Much digital ink has been spilled the past few days over how much faster downloads are with Samsung and Qualcomm products than Apple’s iPhone. Over 1-million Ookla Speedtest sessions show iPhone is slower at data downloads than major competitors.
Horsepucks. Rubbish. Lies, damned lies, and statistics.
Such tests are indicative of one thing, and one thing only. The download and upload speeds from one device to a specified server. Nothing more, nothing less, and definitely not an indication of how fast your iPhone, iPad, Mac, or whatever device can browse the internet.
Because the public internet– all those websites you browse to, internet connections you make, downloads, email, and whatever else– travels at various speeds with a nearly infinite number of variables which can speed it up one moment over there, and slow it down another moment over here.
For example, my iPhone X is connected to T-Mobile. Download speeds via Ookla’s Speedtest.com website and app average around 40 mbps, but that speed depends upon multiple factors, including signal strength, nearby cell towers, buildings, and so on.
40 mbps isn’t exactly shabby for a non-Wi-Fi connection (which, by comparison hits a steady 100 mbps and higher on the same test sites and apps using my local ISP). Those tests that Samsung and Qualcomm use are under ideal situations and do not match real world situations which have far more variables. In other words, it’s bragging rights and much ado about not much.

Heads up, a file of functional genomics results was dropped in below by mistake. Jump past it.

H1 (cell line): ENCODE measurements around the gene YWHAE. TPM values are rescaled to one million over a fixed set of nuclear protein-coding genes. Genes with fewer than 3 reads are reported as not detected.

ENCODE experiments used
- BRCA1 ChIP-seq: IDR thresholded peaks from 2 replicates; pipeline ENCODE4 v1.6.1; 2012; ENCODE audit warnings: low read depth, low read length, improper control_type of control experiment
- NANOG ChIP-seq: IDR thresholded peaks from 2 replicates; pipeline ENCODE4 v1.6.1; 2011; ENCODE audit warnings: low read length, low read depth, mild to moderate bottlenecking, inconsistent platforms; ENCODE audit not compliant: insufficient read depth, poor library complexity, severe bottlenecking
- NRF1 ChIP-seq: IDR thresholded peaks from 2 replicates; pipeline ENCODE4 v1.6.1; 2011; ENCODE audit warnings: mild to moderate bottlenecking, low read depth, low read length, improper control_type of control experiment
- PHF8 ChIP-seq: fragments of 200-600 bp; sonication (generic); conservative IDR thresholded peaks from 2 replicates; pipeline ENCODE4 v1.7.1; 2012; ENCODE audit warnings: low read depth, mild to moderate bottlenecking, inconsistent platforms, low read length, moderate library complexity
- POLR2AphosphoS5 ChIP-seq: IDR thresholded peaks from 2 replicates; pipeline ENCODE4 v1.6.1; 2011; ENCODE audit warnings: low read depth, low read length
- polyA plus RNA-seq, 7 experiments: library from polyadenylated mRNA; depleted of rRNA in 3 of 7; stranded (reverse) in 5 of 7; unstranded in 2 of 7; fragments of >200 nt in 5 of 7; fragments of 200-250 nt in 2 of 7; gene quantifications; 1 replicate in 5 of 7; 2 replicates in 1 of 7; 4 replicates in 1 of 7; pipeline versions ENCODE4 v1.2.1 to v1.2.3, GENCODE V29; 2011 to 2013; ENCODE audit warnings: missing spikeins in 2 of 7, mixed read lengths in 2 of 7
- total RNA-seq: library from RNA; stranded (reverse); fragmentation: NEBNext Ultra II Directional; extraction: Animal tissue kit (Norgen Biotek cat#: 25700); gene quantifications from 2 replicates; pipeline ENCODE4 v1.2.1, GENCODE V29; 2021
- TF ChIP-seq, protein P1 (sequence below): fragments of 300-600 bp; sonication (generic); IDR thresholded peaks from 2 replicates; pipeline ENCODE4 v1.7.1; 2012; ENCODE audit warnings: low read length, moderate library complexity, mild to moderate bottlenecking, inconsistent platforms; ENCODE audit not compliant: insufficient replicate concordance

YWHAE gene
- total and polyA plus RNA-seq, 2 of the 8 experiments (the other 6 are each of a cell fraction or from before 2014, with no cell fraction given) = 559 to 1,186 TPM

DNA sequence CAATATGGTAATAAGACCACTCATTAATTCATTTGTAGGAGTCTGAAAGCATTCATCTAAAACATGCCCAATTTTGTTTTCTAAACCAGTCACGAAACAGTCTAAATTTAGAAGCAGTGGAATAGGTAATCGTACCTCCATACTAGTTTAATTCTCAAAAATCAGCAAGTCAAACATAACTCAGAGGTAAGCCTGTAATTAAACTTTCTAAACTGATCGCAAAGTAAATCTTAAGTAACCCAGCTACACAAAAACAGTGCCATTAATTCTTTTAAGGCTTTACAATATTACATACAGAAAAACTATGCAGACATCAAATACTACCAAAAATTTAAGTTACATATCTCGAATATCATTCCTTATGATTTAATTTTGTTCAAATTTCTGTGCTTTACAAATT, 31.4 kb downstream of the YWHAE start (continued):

So, why are Samsung and Qualcamm making so much noise over a test result that doesn’t matter much?
First, both companies are being hammered by Apple in the marketplace. iPhones are outselling Samsung’s latest Galaxy offerings. Qualcomm chips are being stomped on by Apple-designed A-series chips. Both Samsung and Qualcomm have not fared well in lawsuits brought by Apple.
In simpler terms, Samsung and Qualcomm are squealing like cornered pigs. Apple is winning the war against both on a number of battle fronts and about all either company can do is tout a worthless test which does not reflect real world usage.
The results will vary by your internet service provider, your router, your Wi-Fi connection, your location, and which server gets selected for the test. See? Too many variables for average folks, but a perfect setup for Samsung and Qualcomm to squeal like pigs being chased around the farm.
It’s all about bragging rights. Move along. Nothing more to see here.